# Subtyping in Simply Typed Lambda-Calculus

Hello,

I am trying to solve this exercise
Exercise: 1 star, standard (subtype_instances_tf_2)

from this chapter
https://softwarefoundations.cis.upenn.edu/plf-current/Sub.html

This statemen below. Is it true?

``````∃S,
S <: S→S
``````

This is what I think about it:

Going to use 2 rules:
S_Refl and S_Arrow

exists S,
S <: S->S ??? is it true or false, let’s try Exists (S->S)
then

S -> S <: (S -> S) -> (S -> S)
S1 S2 T1 T2 According to S_Arrow we should have 2 statements

Statement 1. (S -> S) <: S
AND
Statement 2. S <: (S -> S)

Thanks,
Nat

This statement seems to be wrong given the subtyping system in the SF chapter. However, in some intersection type systems, this holds for the `Top` (aka. `ω`) type.

This is not contradictory. This is called type equivalence or bi-directional subtyping. Example: `{name:String, age:Nat}` and `{age:Nat, name:String}`. If `A <: B` and `B <: A`, this means that everywhere where `A` is required we can use `B`, and vice versa.

yes, they have Top for this system they define:
this is how they define Top : a type that lies above every other type and is inhabited by all (well-typed) values. Is it the Top you describe?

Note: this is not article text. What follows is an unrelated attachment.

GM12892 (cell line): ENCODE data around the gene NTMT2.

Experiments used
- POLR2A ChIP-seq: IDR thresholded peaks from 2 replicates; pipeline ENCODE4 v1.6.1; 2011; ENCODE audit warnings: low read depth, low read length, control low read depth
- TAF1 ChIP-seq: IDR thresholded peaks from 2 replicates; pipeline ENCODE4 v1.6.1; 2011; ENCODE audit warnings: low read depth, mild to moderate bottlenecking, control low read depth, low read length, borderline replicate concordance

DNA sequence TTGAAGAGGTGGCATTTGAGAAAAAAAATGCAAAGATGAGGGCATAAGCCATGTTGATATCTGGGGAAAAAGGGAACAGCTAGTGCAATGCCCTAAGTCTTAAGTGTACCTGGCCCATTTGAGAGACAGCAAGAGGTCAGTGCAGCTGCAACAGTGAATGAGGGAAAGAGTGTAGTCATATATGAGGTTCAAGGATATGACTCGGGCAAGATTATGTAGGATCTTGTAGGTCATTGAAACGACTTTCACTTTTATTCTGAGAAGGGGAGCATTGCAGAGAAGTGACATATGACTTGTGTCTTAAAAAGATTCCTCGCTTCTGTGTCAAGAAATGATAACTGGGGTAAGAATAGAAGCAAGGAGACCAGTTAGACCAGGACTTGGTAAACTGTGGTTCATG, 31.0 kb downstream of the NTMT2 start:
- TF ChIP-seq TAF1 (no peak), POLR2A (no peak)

so it would be :
Top <: Top -> Top
is it true? with their Top?

As for statements I marked as contradictory… they should be true, They both should be true (my `AND` is extremely confusing, sorry for it). So if they both true, then initial statement is true (one we are trying to solve).

Your example for type equivalence… they call it Record Permutation, and it’s about records, not about arrow type. And we have arrow type here. right? so we should use arrow type rule, right?

so conditions which above the line in arrow type rule, they both should be true. That is why I wrote AND, but they can’t be true for arrow type, right?

so is it correct they we have a contradiction, so initial statement is false?

Thanks,
Nat

Types they have

No, this does not hold in this system. You could try to formally prove (in Coq) that this doesn’t hold.

Here’s the idea:

1. Prove that if `U <: S -> T`, then there exists `U1, U2`, such that `U = U1 -> U2`, `S <: U1` and `U2 <: T`.
2. From this follow: `forall S, not S <: S -> S`.

The proof script for (1) would begin with:

``````intros U S T. intros H.
remember (S -> T) as ST. (* This replaces `S->T` with the fresh variable `ST` and introduces an equation `eqnST: ST = S -> T` *)
induction H; inversion H; clear H.
...``````

Oh, oh you are so right… I see now. They even have this theorem in the chapter below… just the one you suggested. 3 stars… Thank you. Will try to prove it.